“The Chelsea Market we know and love today will be able to grow in a way that preserves its current facade and keeps it in scale with the surrounding neighborhood,” said Speaker Quinn. “Over the last five years, the community has engaged in discussions about the future of the Chelsea Market complex that have been both thoughtful and constructive, highlighting concerns that needed to be addressed. I want to thank everyone who contributed to this important discussion, and I believe we have found a way to preserve a treasure of this neighborhood well into the future.”
“As we continue to look for ways to help small businesses and families who are in need of a home, the expansion of Chelsea Market will further accomplish these goals. With 150 new permanent affordable housing units, and guaranteed new space for food start-ups, the integrity of the Market will be intact while it will continue to be a space for people in the community to enjoy,” said Council Member Comrie. “I would like to thank Speaker Christine C. Quinn, Mayor Michael Bloomberg, Comptroller John Liu, Council Member Robert Jackson, Council Member Domenic M. Recchia, and the rest of my colleagues for supporting these pieces of legislation.”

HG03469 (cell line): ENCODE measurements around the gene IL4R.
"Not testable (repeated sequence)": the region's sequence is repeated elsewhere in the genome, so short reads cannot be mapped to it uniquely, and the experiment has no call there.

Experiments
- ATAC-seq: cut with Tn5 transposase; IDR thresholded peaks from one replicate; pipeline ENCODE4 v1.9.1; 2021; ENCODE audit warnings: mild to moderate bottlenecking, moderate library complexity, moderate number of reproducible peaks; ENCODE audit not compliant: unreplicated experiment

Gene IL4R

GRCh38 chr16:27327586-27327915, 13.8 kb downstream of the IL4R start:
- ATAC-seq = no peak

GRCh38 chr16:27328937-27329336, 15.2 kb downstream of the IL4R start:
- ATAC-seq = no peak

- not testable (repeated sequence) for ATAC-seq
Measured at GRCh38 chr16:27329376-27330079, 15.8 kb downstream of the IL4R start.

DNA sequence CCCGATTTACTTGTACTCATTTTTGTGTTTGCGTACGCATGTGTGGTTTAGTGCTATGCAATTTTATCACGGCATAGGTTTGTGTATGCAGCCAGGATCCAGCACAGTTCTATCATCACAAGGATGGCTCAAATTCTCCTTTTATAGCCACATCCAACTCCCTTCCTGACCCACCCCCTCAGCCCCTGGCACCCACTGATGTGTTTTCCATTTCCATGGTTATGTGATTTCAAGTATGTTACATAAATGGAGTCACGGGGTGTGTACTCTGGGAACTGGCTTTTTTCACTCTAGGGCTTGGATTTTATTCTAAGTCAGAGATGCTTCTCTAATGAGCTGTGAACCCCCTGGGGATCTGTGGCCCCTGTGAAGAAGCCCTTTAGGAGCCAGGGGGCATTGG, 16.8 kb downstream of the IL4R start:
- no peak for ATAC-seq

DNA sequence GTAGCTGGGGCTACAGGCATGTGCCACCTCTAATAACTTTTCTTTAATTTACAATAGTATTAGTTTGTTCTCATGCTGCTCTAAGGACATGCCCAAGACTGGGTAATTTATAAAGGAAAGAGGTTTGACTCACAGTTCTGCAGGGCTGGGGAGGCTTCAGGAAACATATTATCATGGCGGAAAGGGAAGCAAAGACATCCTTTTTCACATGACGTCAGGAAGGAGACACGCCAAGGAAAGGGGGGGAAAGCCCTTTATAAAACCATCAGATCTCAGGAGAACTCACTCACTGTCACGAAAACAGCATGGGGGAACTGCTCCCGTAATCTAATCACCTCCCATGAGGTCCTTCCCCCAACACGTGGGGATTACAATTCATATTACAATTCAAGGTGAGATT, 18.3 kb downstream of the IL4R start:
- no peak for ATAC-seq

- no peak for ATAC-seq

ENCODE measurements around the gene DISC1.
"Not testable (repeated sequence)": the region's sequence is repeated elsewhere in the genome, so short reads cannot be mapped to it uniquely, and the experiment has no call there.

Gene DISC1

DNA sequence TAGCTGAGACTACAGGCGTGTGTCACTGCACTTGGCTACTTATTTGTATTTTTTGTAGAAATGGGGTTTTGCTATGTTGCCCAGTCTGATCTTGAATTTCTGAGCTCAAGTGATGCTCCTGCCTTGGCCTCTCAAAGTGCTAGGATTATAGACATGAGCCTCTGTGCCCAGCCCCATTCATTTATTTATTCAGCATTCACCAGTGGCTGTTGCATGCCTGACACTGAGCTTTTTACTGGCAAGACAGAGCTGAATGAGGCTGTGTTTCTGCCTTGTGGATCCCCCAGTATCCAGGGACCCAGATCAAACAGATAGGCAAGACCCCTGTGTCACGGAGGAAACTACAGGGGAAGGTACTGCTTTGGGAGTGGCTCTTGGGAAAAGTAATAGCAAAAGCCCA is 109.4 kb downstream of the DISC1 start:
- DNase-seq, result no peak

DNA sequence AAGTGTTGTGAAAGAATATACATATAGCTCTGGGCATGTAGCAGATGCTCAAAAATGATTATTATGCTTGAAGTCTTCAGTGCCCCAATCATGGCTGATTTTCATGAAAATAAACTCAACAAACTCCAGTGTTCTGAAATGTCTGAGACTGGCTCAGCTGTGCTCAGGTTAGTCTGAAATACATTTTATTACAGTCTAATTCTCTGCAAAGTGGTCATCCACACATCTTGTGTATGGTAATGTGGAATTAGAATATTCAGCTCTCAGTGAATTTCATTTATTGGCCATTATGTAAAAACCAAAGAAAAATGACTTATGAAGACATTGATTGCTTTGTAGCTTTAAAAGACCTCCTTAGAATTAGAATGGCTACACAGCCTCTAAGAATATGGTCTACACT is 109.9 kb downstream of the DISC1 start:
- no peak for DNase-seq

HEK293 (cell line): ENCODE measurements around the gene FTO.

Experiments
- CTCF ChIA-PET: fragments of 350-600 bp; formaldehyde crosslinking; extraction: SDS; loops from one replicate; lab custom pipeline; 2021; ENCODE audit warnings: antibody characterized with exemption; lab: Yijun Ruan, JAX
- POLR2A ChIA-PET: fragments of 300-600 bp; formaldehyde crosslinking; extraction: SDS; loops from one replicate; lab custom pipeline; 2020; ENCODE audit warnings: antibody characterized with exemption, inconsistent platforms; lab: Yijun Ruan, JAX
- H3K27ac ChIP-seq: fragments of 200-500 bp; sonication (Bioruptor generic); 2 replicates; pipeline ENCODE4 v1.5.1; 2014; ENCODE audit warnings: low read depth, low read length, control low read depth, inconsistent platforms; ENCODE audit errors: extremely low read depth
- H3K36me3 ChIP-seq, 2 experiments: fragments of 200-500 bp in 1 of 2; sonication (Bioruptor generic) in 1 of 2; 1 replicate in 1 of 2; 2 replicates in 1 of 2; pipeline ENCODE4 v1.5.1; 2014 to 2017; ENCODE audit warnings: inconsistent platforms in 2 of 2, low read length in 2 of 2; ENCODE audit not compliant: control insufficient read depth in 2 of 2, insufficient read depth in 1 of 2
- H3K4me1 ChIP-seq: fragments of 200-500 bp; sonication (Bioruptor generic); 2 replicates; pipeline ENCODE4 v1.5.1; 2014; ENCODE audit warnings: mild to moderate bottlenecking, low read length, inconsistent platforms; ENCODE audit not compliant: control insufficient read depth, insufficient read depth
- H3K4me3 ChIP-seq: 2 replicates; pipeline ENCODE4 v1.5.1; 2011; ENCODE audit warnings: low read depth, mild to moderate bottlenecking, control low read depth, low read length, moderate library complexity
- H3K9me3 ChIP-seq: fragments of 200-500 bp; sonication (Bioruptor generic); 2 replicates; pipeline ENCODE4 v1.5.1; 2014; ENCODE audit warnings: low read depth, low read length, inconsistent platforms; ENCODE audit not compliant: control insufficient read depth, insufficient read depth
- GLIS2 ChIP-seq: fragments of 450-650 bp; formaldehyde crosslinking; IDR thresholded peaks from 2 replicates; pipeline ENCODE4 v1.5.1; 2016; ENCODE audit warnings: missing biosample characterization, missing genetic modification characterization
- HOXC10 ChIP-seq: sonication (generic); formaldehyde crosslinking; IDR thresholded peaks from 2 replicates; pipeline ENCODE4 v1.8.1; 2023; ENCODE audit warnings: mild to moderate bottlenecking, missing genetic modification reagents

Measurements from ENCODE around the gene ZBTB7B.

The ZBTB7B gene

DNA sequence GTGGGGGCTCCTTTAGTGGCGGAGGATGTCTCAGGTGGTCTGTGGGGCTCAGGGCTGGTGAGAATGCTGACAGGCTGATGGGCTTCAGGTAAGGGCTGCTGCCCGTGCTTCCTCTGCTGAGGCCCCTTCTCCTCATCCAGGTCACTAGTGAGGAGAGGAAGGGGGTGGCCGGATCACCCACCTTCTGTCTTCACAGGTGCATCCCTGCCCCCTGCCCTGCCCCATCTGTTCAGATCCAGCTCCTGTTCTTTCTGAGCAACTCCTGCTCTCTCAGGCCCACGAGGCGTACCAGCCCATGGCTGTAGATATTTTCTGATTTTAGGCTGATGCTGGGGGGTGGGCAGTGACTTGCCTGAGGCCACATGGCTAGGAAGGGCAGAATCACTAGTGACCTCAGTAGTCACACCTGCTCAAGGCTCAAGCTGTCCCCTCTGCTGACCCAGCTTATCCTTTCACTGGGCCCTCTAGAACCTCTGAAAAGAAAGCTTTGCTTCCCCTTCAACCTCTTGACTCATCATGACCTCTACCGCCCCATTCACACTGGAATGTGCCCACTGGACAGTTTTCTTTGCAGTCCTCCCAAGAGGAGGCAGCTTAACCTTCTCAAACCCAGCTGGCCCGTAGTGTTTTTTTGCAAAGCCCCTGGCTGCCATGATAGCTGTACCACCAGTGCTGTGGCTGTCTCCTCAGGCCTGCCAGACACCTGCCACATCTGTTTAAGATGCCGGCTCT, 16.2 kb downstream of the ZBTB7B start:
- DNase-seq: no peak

Tax Fixing Resolutions
On June 29, Governor Cuomo signed the 1.5% Cap Bill into law. Today, the City Council is required to amend tax fixing resolutions passed when the Fiscal Year budget was adopted to reflect this new 1.5% Class share cap.
The Council vote will help minimize the volatility of property tax rates. The property tax system requires the recalculation for the four different classes of properties every year as set by State law. Nearly every year, the Council asks the State to modify this calculation to help keep rates from changing as much as they would otherwise, thus slowing down increases.
Without this action by the Council, the average homeowner would have paid about $150 more in property taxes this year.